“When Agnes was of tender school age, her aptitude for music was noted by the Sisters of the Holy Cross teachers.”* Her parents purchased a piano and encouraged her in her musical pursuits. She later took lessons from Professor Mulhern of Montreal and Alexandria and acquired an Associate of the Toronto Conservatory of Music Degree. Professor Mulhern, recognizing her exceptional talent, arranged for Agnes to entertain by playing classical music at a dinner for Royal guests in Montreal.
In subsequent years, Agnes continued to perform, accompanying silent movies in Alexandria and playing with a dance band in Northern Ontario. She also provided accompaniment for many violinists who played in the area. In the 1940s she began teaching, and taught in Alexandria over Shirley’s Restaurant, operated by her husband.
Agnes was very active in the reorganization of the Glengarry Highland Society and it was with her assistance that a Highland dancing teacher, Miss Carrie Biggers, came to Alexandria. “This venture on our part (Highland Society) was the beginning of restoring Glengarry Scottish heritage almost obliterated during World War One.”*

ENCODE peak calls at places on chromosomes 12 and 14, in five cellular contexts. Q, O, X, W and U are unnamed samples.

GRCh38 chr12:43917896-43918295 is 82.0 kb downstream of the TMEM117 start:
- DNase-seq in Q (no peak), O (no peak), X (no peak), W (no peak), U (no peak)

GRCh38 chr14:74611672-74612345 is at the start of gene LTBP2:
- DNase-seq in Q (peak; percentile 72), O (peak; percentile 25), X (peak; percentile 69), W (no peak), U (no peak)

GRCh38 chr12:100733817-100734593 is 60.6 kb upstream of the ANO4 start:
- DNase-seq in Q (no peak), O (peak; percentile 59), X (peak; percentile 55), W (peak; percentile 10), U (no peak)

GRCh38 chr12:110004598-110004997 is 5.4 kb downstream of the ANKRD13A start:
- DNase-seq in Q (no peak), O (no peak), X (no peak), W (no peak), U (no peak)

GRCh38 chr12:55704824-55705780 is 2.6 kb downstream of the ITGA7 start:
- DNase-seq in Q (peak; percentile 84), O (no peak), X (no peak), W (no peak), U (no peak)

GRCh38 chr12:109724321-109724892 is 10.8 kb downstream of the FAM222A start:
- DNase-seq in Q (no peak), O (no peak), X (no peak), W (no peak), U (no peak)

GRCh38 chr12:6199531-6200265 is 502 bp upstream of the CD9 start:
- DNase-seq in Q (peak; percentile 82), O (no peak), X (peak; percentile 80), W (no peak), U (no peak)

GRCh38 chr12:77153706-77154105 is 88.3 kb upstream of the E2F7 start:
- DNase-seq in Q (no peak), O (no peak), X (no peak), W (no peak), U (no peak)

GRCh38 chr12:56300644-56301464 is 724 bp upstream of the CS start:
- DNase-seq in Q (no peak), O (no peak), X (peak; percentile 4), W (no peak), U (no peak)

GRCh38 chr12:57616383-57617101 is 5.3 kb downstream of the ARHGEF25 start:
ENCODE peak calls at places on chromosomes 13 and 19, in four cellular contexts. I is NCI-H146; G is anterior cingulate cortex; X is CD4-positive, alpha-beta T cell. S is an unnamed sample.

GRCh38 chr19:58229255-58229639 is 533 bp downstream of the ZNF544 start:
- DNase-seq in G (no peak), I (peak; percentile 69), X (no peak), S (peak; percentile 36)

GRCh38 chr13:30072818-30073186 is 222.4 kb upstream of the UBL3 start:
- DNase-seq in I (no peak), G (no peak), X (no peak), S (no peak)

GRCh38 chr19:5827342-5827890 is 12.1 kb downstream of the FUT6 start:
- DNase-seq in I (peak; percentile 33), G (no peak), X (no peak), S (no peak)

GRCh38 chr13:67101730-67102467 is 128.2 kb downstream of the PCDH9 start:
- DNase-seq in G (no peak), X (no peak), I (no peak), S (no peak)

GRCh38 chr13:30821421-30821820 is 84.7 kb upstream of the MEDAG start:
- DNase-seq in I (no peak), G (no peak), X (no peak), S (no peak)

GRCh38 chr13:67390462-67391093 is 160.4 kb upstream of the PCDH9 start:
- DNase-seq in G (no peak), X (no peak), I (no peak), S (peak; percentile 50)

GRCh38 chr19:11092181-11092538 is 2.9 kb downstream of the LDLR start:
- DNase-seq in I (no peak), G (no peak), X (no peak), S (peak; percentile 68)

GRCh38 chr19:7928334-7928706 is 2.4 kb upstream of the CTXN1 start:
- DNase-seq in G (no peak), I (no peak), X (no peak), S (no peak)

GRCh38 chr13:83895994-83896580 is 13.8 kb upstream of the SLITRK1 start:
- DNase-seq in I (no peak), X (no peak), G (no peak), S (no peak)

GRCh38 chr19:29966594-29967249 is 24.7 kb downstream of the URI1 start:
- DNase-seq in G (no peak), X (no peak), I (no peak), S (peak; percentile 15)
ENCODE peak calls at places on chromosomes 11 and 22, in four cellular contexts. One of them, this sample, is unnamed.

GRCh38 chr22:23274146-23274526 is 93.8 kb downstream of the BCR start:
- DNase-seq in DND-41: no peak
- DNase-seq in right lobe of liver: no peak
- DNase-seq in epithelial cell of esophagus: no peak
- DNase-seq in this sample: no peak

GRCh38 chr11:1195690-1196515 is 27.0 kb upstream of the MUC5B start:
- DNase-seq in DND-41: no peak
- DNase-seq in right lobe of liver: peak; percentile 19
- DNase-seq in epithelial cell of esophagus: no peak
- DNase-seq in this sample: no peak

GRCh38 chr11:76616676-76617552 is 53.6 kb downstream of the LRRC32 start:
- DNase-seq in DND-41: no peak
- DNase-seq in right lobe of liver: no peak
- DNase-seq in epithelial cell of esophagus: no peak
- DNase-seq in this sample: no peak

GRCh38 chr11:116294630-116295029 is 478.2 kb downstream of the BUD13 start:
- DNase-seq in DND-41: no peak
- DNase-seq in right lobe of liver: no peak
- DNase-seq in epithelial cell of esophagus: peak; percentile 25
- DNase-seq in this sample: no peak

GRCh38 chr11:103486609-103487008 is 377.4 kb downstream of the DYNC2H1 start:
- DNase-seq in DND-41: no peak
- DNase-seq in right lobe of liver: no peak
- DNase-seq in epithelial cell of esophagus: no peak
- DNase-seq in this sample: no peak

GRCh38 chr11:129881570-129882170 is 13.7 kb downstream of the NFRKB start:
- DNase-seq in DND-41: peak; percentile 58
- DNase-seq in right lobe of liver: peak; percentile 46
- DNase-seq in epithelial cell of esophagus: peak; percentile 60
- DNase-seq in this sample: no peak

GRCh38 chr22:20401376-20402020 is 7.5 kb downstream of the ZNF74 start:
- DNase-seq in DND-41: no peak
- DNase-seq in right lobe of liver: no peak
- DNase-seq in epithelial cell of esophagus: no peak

As a promoter, she was always ready to help out other Celtic venues. She helped the Gormley sisters with choreography and costumes for many of the concerts at the Alexander Hall and was a regular participant in the shows.
In the late ’60s or early ’70s Agnes fell and broke her wrist. On the advice of her doctor, she took up the accordion as a means of strengthening the wrist. Not only did it become therapy, it became another instrument on which she became quite proficient. According to son, Jack, she also played the mandolin, but he doubts she ever played in public.
Throughout her musical life, Agnes gave freely of her time and talent. While she was quite content to be in the background, her actions influence many.
* Angus McDonell, The Glengarry News, February 27, 1991.